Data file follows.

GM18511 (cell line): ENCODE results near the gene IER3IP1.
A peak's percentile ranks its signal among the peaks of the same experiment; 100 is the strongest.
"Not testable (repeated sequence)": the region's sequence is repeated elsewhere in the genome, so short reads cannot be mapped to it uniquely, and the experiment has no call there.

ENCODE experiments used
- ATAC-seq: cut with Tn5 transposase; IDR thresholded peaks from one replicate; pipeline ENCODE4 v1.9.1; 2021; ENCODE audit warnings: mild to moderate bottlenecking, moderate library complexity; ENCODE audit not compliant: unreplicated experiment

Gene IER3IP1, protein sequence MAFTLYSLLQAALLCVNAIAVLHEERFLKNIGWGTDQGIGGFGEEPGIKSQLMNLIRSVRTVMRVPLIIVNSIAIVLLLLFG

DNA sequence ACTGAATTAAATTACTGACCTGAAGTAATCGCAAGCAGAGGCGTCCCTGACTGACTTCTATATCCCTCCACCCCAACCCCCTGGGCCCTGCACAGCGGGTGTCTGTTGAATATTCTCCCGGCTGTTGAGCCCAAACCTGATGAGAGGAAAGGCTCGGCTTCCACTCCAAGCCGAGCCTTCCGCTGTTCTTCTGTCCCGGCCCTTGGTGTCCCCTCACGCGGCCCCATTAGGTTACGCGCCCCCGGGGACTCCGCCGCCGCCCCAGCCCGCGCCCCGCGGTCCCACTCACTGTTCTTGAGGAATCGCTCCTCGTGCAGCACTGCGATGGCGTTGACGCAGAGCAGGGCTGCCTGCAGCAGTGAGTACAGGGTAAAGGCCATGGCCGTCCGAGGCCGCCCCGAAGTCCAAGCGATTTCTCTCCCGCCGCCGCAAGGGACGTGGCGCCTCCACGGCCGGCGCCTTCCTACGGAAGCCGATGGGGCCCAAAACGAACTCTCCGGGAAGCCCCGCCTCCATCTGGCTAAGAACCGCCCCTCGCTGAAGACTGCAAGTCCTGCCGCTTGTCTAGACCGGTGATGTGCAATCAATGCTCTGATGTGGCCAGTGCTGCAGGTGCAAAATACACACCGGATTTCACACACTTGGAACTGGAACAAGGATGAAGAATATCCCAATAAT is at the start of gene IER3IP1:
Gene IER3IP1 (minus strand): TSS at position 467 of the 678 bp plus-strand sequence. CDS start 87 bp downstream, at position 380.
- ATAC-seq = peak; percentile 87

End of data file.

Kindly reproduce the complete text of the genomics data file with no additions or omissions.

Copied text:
GM18511 (cell line): ENCODE results near the gene IER3IP1.
A peak's percentile ranks its signal among the peaks of the same experiment; 100 is the strongest.
"Not testable (repeated sequence)": the region's sequence is repeated elsewhere in the genome, so short reads cannot be mapped to it uniquely, and the experiment has no call there.

ENCODE experiments used
- ATAC-seq: cut with Tn5 transposase; IDR thresholded peaks from one replicate; pipeline ENCODE4 v1.9.1; 2021; ENCODE audit warnings: mild to moderate bottlenecking, moderate library complexity; ENCODE audit not compliant: unreplicated experiment

Gene IER3IP1, protein sequence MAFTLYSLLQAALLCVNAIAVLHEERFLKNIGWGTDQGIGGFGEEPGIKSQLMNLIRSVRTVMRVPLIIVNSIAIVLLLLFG

DNA sequence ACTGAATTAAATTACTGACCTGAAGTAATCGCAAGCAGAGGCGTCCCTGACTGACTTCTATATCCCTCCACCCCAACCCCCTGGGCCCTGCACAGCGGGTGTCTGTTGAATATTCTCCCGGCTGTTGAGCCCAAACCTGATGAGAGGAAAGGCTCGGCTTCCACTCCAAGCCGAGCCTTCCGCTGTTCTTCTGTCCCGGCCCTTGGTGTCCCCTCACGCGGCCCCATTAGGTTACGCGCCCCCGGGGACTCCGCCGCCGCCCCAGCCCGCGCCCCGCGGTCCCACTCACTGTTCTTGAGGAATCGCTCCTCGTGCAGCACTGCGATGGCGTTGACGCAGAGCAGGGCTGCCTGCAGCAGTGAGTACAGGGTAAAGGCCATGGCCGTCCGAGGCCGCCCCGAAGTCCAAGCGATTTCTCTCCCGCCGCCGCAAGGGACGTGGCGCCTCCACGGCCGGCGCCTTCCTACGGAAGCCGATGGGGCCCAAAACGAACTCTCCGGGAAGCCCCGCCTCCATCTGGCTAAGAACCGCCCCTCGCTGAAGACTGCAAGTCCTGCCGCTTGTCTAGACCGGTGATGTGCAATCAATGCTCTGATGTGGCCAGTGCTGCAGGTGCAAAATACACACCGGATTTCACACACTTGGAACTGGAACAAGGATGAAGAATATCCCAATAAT is at the start of gene IER3IP1:
Gene IER3IP1 (minus strand): TSS at position 467 of the 678 bp plus-strand sequence. CDS start 87 bp downstream, at position 380.
- ATAC-seq = peak; percentile 87